Great Books discussion Courses

Tampa Bay Great Books invites you to join us at our next Great Books Discussion courses. Courses are offered through USF’s Osher Lifelong Learning Institute (OLLI-USF).  OLLI-USF registration is now open! To register, call (813) 974-2403, prompt #1, or you may register online by clicking on this handy link or go to www.usfseniors.org.

Osher Lifelong Learning Institute at USF

Membership and registration is required, and enrollment is limited. Class descriptions appear below.

Additional book discussions are held around the Tampa Bay area. Please see the listing of other area book discussions and related events for more information.

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Two Great Book courses are being offered through OLLI-USF during the 2017 Fall session – October 6th through December 1:

GREAT BOOKS ROUNDTABLE:
COURSE TITLE:  GREAT BOOKS ROUNDTABLE: CLASSIC TO MODERN

Course Number: 181XOSLHA3321

COURSE DESCRIPTION: Discuss literary and philosophical texts using the “shared inquiry” approach. Interpret ideas and meanings in response to questions posed by the moderator. Assess the relevance of these ideas in terms of your personal experience and modern culture. Read works by Chaucer, Tolstoy, Pirandello, Simone de Beauvoir, Jumpha Lahiri and others.

Click here for the full reading list and schedule.

COURSE INSTRUCTOR:  Kevin Chittim

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GREAT BOOKS ROUND TABLE:

COURSE TITLE:    Great Books Roundtable: Rereading the Western Canon of Classics in Literature and Philosophy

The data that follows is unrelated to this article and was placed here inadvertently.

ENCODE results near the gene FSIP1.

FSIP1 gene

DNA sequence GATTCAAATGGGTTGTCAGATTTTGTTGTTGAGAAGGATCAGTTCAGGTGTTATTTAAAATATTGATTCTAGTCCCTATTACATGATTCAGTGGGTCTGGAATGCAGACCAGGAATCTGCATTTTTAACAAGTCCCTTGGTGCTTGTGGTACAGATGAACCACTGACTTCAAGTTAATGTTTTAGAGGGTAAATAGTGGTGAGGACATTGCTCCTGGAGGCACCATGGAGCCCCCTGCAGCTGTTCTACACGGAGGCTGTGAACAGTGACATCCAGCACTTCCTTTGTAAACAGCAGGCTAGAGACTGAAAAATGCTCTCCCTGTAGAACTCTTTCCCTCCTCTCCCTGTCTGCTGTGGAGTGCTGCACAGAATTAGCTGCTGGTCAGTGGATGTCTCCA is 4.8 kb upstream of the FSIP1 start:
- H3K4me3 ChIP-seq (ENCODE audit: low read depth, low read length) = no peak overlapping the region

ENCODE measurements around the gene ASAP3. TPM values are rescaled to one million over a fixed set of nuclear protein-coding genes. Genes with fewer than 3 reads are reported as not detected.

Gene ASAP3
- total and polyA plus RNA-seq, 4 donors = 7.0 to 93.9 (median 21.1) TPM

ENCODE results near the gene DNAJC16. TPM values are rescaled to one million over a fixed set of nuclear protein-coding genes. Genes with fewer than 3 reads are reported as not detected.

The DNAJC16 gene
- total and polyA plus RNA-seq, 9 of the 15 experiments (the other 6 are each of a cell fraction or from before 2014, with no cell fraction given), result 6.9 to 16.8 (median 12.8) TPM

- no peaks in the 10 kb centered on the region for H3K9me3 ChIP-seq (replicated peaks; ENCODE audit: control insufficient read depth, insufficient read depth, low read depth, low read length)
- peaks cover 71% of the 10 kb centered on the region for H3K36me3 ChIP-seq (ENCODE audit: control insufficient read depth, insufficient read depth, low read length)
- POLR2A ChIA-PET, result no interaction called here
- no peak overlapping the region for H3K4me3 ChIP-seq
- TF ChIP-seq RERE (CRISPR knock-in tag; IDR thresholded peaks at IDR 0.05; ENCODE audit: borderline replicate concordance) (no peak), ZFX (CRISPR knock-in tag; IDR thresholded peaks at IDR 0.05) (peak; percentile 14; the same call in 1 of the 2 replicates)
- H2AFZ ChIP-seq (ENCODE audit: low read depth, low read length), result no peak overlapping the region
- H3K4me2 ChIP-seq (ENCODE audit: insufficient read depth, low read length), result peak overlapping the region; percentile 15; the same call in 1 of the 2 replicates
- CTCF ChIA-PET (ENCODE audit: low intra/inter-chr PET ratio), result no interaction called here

Course Number:  181XOSLHA0221

COURSE DESCRIPTION:  Join discussions based on a Great Books anthology and enjoy the “shared inquiry” method. Interpret ideas and meanings of the texts in response to questions posed by the moderator. Assess the relevance of these ideas in terms of your personal experience and modern culture. Interact with fellow group members by raising additional questions. We’ll discuss works by Plato, Aristotle, Dostoevsky, Thomas Hobbes and Herman Melville among others. Required text: Great Books Reading and Discussion Program, Series Two ($33.95)

Click here for the full reading list and schedule.

COURSE INSTRUCTOR:   Patrick DeMarco

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GUIDELINES FOR SHARED INQUIRY IN GREAT BOOKS DISCUSSIONS

  • Read the text in its entirety. Only those who have done this should participate  in the discussion.
  • Listen carefully to the ideas and opinions of others. Feel free to respond to their comments or to ask questions of them, but always in a spirit of “shared inquiry.”  Participants should not be trying to score debating points.
  • Focus on the text as the primary avenue of discussion. It is acceptable to refer to outside sources or quotes, as long as they bear directly on the text or discussion at hand.  Extended digressions or personal anecdotes are discouraged.
  • Interact with other participants in a civil way at all times. Vigorous discussion and debate are encouraged, but always in an atmosphere that recognizes the worth and dignity of other participants.  Comments such as “I know I’m right” and “It’s obvious that you don’t know what you’re talking about” are not helpful or welcome.
  • Bring your own questions to the discussion table. While the study group moderator opens the discussion with a “focus” question and later follow-up questions, participants are strongly encouraged to be questioners as well.

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